- Imaging tests. The doctor may order X-rays, ultrasound, MRI or CT scans of the pelvis and spine to look for damage.
There is no cure for axSpA, but treatment aims to:
- Relieve pain and stiffness in the back and affected areas.
- Keep your spine straight.
- Prevent joint and organ damage.
- Preserve joint function and mobility.
- Improve quality of life.
Early, aggressive treatment is the key to preventing long-term complications and joint damage. A well-rounded treatment plan includes medication, nondrug therapies, healthy lifestyle habits and rarely, surgery.
- Nonsteroidal anti-inflammatory drugs. NSAIDs are the most commonly used drugs to treat axSpA and help relieve pain. They include over-the-counter drugs, such as ibuprofen (Advil) and naproxen (Aleve), as well as the prescription drugs indomethacin, diclofenac or celecoxib.
- Analgesics. In addition to NSAIDs, the doctor may recommend acetaminophen (Tylenol) for pain relief.
- Disease-modifying antirheumatic drugs (DMARDs). Conventional DMARDs are not usually used in people with axSpA that effects just the back. Sulfasalazine, however, may be used for joints other than those in the back and pelvis.
- Biologics. A type of DMARD, biologics target certain proteins and processes in the body to control disease. Biologics are self-injected or given by infusion at a doctor’s office. The ones that work best for axSpA are tumor necrosis factor (TNF) inhibitors and interleukin (IL-17) inhibitors.
- Corticosteroids. These powerful drugs are not often used for spinal disease in axSpA. However, injecting steroids into a knee or shoulder can provide quick relief.
Regular physical activity is a critical part of managing axSpA. It helps prevent stiffness and preserves range of motion in the neck and back. Walking, swimming, yoga and tai chi can help with flexibility and posture. It’s also important to strengthen your core and legs. Talk to a physical therapist to put together a total exercise plan.
Physical Therapy and Assistive Devices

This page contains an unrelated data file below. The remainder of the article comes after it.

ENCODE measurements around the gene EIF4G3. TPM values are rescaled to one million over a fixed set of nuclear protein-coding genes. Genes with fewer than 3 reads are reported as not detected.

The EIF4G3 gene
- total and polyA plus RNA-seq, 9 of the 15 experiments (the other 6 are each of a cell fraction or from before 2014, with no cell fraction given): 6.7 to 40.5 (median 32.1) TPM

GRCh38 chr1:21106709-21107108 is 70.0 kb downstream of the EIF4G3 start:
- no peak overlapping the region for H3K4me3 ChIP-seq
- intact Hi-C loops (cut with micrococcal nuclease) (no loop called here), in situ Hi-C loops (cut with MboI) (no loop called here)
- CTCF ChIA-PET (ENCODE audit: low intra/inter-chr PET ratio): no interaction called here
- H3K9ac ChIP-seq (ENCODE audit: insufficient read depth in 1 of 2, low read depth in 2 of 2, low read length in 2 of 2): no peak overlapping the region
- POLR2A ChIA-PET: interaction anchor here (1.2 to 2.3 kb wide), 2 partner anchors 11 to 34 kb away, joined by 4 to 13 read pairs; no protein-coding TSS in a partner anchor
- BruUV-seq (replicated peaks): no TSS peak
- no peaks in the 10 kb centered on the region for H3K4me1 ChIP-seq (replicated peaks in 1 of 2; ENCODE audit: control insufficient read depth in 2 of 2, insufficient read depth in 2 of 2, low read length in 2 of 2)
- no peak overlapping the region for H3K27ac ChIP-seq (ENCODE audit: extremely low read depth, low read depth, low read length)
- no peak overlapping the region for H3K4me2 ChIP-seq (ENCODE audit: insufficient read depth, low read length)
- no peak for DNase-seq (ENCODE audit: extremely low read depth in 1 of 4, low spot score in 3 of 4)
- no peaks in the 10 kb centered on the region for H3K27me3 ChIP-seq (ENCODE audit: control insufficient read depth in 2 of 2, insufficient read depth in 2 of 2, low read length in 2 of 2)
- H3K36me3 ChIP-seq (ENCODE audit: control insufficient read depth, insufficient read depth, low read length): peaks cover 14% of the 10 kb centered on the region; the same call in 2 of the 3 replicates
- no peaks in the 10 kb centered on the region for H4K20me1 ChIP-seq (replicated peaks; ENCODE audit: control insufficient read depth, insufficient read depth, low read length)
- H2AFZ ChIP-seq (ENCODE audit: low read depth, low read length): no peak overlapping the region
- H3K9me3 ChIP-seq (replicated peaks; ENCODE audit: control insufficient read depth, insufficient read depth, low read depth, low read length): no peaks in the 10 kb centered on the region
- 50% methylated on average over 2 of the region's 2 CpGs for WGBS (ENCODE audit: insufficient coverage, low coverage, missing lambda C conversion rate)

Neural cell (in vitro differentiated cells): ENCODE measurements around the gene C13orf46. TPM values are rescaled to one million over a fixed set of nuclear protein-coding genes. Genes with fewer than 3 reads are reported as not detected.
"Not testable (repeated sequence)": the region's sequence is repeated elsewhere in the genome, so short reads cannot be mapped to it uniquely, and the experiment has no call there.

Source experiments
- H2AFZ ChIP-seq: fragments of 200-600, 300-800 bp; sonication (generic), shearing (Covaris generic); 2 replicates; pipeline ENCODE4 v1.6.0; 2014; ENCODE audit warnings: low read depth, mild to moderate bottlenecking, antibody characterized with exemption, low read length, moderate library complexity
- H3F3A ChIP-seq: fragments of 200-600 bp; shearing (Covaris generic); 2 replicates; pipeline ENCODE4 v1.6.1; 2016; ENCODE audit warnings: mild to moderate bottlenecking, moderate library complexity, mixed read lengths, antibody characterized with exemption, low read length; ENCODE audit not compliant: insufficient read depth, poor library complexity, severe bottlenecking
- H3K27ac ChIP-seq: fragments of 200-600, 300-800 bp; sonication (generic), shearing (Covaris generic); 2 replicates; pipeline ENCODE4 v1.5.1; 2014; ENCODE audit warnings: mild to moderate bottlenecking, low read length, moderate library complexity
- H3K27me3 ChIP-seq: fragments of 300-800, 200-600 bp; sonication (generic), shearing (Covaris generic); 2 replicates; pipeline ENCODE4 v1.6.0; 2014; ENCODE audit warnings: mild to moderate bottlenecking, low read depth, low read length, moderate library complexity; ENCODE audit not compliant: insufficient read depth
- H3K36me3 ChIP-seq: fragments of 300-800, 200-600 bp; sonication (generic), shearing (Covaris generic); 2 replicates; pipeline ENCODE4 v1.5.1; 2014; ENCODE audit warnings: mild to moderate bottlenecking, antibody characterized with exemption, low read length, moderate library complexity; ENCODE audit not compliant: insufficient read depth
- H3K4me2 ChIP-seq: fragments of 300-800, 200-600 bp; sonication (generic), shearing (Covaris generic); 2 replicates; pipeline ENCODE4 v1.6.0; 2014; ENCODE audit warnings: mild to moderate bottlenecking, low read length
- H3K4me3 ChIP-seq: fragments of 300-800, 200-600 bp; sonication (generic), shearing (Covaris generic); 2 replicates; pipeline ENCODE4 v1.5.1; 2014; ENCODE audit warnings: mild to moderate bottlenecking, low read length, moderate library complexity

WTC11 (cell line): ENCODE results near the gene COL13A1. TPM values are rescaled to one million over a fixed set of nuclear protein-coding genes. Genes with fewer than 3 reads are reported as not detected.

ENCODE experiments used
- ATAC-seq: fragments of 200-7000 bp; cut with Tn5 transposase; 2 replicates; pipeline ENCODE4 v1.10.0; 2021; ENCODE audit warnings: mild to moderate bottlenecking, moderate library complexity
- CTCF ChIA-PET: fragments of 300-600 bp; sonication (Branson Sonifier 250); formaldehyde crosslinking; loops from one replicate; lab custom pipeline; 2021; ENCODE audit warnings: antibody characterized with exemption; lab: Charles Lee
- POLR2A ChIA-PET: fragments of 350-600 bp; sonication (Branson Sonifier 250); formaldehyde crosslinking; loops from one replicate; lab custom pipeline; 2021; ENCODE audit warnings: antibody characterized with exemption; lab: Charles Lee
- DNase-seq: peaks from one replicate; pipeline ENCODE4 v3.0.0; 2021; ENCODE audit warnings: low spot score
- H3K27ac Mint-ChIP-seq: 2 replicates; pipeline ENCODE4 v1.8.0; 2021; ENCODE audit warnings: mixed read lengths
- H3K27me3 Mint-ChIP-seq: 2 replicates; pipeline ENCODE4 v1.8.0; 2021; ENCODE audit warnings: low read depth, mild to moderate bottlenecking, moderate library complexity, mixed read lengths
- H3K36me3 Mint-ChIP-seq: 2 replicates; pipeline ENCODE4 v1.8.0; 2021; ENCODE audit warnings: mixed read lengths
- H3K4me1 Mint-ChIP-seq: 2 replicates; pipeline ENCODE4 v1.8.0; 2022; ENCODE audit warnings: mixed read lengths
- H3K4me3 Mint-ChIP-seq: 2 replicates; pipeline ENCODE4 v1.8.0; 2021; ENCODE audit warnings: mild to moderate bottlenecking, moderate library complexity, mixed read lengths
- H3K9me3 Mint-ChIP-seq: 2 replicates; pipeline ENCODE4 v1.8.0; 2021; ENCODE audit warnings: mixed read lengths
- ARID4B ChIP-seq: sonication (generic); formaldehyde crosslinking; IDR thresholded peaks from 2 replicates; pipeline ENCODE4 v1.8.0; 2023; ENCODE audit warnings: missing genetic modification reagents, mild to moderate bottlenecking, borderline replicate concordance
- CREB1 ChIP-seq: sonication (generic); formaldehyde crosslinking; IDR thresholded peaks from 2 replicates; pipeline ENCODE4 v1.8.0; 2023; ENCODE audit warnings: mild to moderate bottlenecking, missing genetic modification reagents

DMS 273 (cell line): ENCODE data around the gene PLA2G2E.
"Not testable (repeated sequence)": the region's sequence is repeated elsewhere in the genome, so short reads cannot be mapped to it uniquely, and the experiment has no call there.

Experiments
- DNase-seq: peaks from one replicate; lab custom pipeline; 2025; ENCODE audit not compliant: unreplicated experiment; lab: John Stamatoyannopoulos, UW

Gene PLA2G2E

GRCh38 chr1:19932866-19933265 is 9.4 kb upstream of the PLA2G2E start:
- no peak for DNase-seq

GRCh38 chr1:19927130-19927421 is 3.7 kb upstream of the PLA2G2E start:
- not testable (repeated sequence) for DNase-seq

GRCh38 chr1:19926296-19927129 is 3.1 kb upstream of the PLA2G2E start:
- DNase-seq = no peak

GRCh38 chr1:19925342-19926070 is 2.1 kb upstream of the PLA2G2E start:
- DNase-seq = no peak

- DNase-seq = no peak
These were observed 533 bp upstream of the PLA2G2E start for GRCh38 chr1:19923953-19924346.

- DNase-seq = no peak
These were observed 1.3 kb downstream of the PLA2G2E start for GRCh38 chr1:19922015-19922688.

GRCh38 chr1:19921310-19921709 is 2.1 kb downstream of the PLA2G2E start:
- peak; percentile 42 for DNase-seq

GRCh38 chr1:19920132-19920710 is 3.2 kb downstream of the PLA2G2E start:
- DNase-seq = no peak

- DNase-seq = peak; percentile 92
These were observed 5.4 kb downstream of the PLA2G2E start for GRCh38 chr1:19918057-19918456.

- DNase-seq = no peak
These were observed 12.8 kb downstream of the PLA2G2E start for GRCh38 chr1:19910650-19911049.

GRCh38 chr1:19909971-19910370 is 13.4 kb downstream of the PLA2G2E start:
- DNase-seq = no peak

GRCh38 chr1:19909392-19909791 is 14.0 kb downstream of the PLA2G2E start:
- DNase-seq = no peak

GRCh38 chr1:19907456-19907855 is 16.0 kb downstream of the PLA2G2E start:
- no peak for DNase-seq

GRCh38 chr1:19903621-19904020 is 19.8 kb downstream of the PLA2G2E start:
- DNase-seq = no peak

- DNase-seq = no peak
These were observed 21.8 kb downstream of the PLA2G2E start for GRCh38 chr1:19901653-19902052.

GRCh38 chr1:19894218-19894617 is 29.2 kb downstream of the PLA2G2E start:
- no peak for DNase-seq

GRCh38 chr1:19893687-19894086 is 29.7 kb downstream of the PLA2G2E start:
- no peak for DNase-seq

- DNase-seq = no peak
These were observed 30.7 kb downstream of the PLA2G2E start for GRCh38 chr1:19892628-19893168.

A physical therapist will teach you to strengthen and stretch your muscles to help keep you mobile and reduce your pain. Occupational therapists can prescribe assistive devices and give tips for protecting joints and making daily tasks easier.
Most people with axSpA will never need surgery. But joint replacement can help people with severe pain or joint damage. Surgery may also help straighten a severely bent forward spine.
Eat a healthy diet. There’s no special diet for axSpA. But, eating anti-inflammatory foods, like the ones found in the Mediterranean diet may help. Eat plenty of fatty fish, fruits, vegetables, whole grains and extra virgin olive oil. Limit red meat, sugar, and processed foods.
Avoid smoking. Smoking worsens overall health, and it can speed up disease activity and joint damage. It can also make it harder to breathe. Talk to your doctor about ways to help you quit.
Practice good posture. Good posture can help ease pain and stiffness. Adjust the height of the computer monitor or desk so the screen is at eye level. Plant your feet firmly on the ground. Avoid staying in cramped or bent positions. Alternate between standing and sitting, and use a cushion to support your back. Be careful of “texting neck” when cellphone use is constant.
Stretch. Stretching exercises, especially after a warm bath or shower, can help ease pain and relieve stiffness.
Pace yourself. On tough days, pace your activities and take short breaks throughout the day to manage fatigue.